Persona 4 - 1/?? Episodes: The best for last I suppose. I checked this one out only two days ago. It's a pretty great start. Having watched the endurance run it is interesting to think about what a person watching this without any exposure to Persona 4 would think of it. The pacing feels very very fast, but is very faithful to the game. It's a pretty hard task to turn a 70+ hour game into roughly 11 hours. I wouldn't really recommend watching this for people who aren't already familiar with Persona 4. Many things are taken directly out of the game and used to good effect, there were many times I went, "OHH SHH-".... I was pretty excited.
Man this took longer than I thought it would to write... Oh well, Hopefully tomorrow I will have time to watch and write a plot summary for episode 2 of Squid Girl 2. Until then, happy thanksgiving, may your anime-watching habits do well.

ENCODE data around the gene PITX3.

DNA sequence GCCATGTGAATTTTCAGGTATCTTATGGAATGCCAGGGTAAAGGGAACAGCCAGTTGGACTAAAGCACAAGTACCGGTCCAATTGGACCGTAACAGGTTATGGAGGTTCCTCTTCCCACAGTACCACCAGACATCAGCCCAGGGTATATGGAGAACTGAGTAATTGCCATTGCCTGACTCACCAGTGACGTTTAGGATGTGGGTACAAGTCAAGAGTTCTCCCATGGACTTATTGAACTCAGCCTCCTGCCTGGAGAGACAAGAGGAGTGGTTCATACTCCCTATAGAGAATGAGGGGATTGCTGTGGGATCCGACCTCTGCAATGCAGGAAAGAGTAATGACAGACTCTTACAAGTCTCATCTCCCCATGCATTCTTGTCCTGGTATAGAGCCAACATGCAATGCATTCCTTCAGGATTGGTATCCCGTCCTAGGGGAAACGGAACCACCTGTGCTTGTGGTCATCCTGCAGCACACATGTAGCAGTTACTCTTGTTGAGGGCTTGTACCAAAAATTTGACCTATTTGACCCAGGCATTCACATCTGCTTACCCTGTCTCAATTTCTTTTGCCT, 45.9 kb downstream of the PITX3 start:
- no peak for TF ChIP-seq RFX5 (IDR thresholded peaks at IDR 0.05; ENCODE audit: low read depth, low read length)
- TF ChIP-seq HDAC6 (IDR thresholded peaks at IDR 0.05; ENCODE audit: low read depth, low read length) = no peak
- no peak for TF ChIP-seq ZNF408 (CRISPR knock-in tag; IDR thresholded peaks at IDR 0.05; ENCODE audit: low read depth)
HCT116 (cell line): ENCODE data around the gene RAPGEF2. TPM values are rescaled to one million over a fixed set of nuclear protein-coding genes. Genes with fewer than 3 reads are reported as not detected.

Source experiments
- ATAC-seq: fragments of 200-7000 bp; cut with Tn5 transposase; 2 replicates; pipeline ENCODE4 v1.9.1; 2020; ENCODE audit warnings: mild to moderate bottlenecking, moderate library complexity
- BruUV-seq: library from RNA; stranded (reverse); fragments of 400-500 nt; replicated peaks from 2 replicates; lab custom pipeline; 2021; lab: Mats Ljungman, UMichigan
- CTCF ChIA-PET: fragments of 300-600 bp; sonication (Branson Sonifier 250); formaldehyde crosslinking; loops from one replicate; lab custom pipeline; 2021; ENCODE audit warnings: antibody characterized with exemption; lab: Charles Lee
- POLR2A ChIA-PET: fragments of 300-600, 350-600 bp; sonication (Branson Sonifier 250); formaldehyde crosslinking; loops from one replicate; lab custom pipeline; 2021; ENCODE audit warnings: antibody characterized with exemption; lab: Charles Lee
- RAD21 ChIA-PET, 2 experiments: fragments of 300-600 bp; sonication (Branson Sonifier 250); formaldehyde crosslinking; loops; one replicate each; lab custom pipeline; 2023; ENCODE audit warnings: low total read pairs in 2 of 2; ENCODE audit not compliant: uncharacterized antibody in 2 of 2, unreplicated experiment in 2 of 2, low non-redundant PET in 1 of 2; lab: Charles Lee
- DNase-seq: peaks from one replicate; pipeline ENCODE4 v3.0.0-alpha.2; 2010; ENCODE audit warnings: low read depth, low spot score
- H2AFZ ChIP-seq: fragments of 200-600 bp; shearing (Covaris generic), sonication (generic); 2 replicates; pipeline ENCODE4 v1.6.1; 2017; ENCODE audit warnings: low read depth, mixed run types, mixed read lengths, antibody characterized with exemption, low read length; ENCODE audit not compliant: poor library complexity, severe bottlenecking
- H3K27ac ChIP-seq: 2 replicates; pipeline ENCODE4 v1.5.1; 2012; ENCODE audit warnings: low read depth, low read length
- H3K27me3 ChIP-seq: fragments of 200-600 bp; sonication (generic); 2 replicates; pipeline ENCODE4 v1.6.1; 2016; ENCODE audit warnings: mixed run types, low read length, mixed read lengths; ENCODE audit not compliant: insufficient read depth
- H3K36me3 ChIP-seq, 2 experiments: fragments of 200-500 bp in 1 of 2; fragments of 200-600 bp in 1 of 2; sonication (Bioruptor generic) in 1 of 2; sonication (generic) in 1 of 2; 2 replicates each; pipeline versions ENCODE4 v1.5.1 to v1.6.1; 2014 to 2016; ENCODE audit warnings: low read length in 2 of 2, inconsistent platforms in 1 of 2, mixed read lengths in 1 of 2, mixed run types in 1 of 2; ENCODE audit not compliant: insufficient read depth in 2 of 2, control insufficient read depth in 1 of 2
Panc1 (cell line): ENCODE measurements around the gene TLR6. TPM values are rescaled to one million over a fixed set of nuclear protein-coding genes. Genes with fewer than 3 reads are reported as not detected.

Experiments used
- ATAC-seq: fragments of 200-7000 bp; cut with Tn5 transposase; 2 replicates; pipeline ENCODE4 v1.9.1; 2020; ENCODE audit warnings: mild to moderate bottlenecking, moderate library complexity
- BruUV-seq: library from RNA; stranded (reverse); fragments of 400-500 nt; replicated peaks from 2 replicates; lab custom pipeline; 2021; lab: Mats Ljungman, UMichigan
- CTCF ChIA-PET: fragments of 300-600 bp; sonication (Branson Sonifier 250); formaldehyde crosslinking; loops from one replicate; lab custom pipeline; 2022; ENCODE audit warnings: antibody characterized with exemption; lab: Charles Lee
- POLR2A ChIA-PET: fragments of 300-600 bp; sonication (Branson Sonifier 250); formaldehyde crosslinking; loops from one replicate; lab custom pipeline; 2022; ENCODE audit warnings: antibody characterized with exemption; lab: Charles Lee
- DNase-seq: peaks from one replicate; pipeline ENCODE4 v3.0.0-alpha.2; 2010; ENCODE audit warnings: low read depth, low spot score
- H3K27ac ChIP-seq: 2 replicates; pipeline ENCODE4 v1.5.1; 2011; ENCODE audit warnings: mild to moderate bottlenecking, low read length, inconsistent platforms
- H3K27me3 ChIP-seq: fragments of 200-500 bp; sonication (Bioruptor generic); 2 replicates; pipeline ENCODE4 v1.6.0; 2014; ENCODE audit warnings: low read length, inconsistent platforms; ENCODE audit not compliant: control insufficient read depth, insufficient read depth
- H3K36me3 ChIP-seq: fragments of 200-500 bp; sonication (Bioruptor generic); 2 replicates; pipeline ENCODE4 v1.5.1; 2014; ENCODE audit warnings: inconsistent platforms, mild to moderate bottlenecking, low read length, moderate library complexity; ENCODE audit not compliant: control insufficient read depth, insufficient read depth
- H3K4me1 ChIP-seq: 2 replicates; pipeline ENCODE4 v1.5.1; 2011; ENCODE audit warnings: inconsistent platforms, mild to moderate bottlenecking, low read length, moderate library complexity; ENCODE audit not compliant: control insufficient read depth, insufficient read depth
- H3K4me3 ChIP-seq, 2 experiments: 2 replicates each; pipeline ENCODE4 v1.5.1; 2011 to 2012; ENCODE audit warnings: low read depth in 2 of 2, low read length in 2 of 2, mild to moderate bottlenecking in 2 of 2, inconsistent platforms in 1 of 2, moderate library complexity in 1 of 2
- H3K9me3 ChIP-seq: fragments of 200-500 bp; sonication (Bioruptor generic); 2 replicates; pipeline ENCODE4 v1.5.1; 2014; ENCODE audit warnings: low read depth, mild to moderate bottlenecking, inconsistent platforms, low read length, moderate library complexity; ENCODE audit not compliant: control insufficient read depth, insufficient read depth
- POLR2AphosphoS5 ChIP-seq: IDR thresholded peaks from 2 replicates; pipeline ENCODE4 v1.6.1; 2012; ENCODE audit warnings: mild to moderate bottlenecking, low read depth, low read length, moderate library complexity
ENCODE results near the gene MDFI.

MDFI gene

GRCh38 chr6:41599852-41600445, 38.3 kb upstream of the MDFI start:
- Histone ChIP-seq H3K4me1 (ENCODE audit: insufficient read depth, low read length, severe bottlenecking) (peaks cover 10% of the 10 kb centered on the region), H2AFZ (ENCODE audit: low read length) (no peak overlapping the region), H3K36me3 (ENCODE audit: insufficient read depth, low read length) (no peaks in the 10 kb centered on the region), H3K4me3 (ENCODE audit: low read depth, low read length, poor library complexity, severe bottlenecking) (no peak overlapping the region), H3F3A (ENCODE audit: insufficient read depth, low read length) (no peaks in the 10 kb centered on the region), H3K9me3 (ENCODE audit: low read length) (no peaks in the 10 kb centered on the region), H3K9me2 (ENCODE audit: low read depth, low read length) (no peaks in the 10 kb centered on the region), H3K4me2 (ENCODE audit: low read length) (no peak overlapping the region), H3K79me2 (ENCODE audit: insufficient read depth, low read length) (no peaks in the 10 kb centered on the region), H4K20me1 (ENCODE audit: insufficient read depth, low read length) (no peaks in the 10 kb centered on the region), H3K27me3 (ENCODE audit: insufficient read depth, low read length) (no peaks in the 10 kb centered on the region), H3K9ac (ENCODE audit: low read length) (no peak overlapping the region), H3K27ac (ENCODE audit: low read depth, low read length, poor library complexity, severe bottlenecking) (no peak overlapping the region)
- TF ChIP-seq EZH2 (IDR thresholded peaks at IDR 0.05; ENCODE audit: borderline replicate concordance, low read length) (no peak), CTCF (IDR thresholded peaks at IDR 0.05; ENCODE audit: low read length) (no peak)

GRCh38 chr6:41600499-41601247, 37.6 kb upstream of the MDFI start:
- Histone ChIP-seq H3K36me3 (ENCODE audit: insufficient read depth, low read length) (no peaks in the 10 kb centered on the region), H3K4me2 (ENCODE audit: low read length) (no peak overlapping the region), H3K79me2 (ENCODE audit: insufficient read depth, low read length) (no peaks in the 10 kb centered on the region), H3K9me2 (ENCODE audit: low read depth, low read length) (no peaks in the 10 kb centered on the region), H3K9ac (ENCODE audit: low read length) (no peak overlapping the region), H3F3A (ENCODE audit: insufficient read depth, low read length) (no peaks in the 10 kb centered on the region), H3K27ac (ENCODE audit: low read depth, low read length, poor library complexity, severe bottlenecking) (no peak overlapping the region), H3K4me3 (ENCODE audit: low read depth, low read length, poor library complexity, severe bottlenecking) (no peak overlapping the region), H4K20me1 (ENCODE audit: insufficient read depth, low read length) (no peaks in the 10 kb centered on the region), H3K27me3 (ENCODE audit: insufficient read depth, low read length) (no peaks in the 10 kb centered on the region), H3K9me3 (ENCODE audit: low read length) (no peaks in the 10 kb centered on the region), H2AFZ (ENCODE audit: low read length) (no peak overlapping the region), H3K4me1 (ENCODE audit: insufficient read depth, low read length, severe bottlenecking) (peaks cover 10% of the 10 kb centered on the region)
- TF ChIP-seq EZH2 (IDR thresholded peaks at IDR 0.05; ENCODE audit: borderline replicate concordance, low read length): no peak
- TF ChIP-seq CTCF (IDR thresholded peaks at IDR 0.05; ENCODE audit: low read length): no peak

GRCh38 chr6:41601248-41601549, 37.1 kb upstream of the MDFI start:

El... Psy... Congroo...
Yep it's that time of year again. Summer is coming to an
end. For many people, including myself, this means a new year of school. Some
might have had summer school, others might have had a summer job. Some might
have gone traveling, others might have preferred doing things closer to home.
I'm not going to go in depth with what I did this past summer. But, I will say
that anime was a very large part of what I did this past summer. Mostly
watching it, and also contributing to the animevice wiki.
My thoughts about the anime I've watched this summer haven't really changed since my previous Summer Half-way Point blog. So if you want to know some of my thoughts on various anime shows, you can check them out there.